Do you think authors have big egos? Do you?
I think some people have big egos and some don't. I don't think authors would have any bigger ego than anyone else. As far as the writers I know, I think we all understand that writing is a tough business and whether or not someone is published yet does not make them the better person. Everyone's writing journey is different.

So no, I don 't think I have a big ego either. There is so much more I can learn and do to improve my craft.

How do you handle negative reviews?
Publishing is a very subjective business. And readers each have their preferences when it comes to literature. As there are lots of published books out on the shelves that I do not particularly appreciate, I keep that in mind if someone happens to not like my book. It's just part of life. You can't please everyone all of the time.

How do you handle positive reviews?
It always makes me smile when I read positive remarks about my books. I'm always very flattered when people take the time to say something nice about my work.

What is the usual response when you tell a new acquaintance that you’re an author?
Most people find it intriguing and mention how they plan on writing a book once they retire or ask what kind of books I write. When I say I write for children, the reactions are mixed. Most people find it very admirable, while others may say it's “adorable” and not think any more about it.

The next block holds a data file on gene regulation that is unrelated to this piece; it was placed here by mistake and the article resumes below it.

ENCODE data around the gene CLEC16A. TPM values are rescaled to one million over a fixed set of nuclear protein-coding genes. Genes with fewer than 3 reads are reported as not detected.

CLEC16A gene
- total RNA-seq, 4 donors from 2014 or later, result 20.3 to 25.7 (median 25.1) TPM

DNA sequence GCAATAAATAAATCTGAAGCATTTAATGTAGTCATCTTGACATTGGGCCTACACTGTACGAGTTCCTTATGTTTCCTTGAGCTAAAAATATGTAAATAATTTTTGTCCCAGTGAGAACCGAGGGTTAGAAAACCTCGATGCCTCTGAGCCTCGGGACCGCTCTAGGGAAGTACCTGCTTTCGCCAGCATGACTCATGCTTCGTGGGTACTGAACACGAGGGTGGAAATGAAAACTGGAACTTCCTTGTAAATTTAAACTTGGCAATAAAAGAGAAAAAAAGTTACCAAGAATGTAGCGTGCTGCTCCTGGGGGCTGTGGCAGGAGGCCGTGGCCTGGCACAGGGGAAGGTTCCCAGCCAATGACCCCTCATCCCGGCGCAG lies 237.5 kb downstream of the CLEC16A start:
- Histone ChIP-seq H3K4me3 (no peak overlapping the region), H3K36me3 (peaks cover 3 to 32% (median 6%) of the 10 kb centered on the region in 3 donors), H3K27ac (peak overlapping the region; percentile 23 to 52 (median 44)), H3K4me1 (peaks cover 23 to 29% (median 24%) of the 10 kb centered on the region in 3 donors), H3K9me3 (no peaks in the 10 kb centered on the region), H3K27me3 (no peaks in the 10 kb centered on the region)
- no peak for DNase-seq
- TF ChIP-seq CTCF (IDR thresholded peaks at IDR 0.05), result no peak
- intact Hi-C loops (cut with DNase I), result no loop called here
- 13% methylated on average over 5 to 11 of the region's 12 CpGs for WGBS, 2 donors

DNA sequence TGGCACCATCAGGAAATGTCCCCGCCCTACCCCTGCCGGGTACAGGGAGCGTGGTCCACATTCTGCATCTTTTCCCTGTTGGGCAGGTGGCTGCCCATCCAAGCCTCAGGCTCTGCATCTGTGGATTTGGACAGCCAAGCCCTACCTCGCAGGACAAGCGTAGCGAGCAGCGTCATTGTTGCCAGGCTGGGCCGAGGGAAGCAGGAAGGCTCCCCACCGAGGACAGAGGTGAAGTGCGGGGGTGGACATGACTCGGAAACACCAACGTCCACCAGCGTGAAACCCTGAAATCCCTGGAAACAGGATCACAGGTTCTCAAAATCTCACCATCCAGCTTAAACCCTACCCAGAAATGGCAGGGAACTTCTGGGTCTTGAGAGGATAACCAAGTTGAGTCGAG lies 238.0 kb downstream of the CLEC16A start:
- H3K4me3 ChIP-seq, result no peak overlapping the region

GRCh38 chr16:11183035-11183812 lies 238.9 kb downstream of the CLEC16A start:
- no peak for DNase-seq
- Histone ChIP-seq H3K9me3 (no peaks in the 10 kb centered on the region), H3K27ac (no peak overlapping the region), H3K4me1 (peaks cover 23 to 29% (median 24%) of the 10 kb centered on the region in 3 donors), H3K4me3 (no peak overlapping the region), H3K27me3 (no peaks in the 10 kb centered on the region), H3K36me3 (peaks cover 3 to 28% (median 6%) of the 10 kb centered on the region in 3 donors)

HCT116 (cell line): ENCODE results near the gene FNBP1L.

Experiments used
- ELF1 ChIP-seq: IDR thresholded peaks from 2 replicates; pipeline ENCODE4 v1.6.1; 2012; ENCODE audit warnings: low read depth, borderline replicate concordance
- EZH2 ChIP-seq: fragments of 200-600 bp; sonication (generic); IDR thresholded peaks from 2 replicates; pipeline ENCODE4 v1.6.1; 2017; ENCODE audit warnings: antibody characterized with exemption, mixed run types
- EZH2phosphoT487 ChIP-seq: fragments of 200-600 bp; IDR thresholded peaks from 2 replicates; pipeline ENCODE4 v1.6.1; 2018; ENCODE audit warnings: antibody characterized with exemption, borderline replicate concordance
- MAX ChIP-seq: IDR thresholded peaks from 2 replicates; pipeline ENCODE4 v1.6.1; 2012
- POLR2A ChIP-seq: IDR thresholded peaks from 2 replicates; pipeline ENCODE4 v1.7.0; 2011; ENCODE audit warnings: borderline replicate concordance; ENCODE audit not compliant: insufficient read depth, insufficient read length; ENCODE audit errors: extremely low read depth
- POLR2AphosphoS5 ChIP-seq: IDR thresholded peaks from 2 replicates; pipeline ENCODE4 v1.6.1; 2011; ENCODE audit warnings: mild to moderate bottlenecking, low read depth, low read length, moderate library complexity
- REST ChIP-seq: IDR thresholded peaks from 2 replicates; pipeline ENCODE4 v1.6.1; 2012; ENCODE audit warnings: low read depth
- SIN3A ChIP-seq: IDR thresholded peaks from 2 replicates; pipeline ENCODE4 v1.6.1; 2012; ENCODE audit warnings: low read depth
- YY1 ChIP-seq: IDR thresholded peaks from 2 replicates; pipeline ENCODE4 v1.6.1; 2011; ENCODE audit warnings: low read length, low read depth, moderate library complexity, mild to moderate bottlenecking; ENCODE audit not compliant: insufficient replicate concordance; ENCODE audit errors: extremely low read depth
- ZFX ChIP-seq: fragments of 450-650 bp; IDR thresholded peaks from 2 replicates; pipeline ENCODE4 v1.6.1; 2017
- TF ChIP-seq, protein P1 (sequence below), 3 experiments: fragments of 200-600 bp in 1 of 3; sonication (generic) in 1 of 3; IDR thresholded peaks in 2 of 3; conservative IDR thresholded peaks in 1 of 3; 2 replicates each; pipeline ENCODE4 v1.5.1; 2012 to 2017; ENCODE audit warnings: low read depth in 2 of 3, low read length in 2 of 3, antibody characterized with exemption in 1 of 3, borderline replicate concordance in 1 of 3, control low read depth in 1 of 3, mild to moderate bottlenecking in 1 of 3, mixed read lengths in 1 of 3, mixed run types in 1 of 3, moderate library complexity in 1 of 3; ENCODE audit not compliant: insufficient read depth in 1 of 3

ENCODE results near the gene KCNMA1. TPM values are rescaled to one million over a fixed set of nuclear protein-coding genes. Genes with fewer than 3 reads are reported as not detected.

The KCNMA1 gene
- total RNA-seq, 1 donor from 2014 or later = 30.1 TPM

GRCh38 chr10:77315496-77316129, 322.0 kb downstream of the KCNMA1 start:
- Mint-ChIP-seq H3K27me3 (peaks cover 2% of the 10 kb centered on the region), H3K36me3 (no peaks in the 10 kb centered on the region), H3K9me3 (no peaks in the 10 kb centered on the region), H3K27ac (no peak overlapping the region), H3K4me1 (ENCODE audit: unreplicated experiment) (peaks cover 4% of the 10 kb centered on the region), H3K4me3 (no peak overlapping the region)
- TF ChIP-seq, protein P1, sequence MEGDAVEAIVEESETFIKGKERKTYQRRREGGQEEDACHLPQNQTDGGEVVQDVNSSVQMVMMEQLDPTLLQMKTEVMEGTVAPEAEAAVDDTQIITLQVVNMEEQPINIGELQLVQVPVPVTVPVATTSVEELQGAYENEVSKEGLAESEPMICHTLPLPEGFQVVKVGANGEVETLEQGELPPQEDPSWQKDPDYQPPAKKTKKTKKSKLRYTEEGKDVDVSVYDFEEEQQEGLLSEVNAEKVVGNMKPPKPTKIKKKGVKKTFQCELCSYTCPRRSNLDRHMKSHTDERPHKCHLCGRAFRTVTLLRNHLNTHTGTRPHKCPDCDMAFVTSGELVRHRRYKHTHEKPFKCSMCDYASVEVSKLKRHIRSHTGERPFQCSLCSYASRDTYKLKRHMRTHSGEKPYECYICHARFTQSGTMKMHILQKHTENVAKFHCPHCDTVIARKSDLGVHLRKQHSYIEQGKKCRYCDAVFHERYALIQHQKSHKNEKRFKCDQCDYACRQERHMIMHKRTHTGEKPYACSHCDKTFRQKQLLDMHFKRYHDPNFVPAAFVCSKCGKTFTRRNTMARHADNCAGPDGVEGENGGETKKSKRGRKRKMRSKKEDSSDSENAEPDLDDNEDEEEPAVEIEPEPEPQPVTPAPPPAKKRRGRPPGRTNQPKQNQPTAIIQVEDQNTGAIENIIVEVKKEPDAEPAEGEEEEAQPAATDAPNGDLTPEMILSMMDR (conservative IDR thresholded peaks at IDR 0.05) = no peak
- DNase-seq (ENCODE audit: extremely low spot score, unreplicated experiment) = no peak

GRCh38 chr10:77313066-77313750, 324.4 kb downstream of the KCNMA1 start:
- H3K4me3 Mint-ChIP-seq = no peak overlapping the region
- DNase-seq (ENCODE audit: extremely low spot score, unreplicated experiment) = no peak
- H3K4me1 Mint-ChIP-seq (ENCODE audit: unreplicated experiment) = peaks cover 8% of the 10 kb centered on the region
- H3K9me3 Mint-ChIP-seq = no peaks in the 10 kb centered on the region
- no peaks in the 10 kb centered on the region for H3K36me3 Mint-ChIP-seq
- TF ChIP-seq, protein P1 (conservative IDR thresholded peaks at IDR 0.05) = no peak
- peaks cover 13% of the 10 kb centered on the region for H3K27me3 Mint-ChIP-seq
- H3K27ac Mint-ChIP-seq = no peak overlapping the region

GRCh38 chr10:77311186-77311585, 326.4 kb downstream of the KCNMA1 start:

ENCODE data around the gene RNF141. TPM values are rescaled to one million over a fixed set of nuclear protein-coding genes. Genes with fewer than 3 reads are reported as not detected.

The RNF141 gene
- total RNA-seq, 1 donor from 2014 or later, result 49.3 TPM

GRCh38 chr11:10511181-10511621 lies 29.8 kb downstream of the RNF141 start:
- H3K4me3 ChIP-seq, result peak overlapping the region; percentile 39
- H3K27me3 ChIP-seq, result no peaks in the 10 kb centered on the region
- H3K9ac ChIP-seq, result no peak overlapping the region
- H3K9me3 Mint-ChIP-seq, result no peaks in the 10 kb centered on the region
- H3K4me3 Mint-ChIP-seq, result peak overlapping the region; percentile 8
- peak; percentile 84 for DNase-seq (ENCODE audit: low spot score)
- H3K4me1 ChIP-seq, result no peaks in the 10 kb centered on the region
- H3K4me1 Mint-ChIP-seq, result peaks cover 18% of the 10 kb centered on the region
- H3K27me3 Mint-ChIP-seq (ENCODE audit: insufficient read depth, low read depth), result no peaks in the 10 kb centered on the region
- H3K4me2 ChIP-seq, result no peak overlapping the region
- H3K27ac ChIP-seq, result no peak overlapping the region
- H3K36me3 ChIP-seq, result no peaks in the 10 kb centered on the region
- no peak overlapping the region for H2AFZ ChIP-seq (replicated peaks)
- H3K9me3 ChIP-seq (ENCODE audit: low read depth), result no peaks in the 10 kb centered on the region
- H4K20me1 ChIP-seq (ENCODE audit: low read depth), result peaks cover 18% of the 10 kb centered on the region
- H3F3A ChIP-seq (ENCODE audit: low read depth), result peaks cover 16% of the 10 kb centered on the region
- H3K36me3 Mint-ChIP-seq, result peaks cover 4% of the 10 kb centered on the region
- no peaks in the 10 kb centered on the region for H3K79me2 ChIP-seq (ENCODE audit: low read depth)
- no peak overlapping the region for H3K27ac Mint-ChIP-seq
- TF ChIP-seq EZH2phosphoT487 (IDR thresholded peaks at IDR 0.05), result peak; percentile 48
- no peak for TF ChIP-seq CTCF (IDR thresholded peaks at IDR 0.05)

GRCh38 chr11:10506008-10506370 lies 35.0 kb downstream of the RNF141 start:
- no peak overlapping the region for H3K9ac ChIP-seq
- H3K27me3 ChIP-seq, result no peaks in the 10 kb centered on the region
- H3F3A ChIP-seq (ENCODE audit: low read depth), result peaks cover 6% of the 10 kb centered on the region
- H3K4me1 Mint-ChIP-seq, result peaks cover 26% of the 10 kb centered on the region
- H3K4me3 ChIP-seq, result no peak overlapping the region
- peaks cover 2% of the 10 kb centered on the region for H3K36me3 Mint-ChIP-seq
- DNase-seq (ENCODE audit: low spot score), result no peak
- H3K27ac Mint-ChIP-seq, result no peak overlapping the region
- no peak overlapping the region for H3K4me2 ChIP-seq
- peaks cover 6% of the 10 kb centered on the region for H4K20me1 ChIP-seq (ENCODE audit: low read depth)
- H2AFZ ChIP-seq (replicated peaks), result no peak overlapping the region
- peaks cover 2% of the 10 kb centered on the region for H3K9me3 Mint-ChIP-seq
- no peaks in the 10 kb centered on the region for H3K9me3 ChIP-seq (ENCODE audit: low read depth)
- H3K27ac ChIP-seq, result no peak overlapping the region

What do you do on those days you don’t feel like writing? Do you force it or take a break?
I do really try to sit and write no matter how I feel. But if nothing is coming, then I go outside. Usually a swim, a bike ride or a walk does the trick and then I rush home to write down all my ideas.

Any writing quirks?
I try to put myself in the atmosphere of the world in which I'm writing. For example, when working on a MG fantasy that takes place under water, I put out seashells and a sea-salt scented candle on my desk while listening to beach sounds. While working on a MG magical realism story that takes place in Brussels in the 1930s, I surrounded myself with images of particular places in Brussels and listened to French music of the era.

What would you do if people around you didn’t take your writing seriously or see it as a hobby?
Probably at first, on the inside, I'd be fuming. But then I'd calm down and remind myself that they just don't understand. They may never have been so overtaken by a sunset, or the scent of an unexpected plant in the forest, or the feel of a child's cheek on his to want to write it down so to never forget it, and to incorporate it into a story for other people to experience as well.

People who see writing as a hobby may not realize how touched their lives have been by a good book, or a beautiful phrase.

They may not realize that writing is the same as any profession. A certain amount of inner talent does play a role, but so does a lot of perseverance, discipline and hard work.

Some authors seem to have a love-hate relationship to writing. Can you relate?
I love it. Always.

Do you think success as an author must be linked to money?
Absolutely not. Sure, it would be nice if all writers could actually make a decent living from their words. But I knew from the start what a high expectation that is.

For me, success is when families, librarians, and teachers are enjoying my books and using them to send a positive message to children.

What had writing taught you?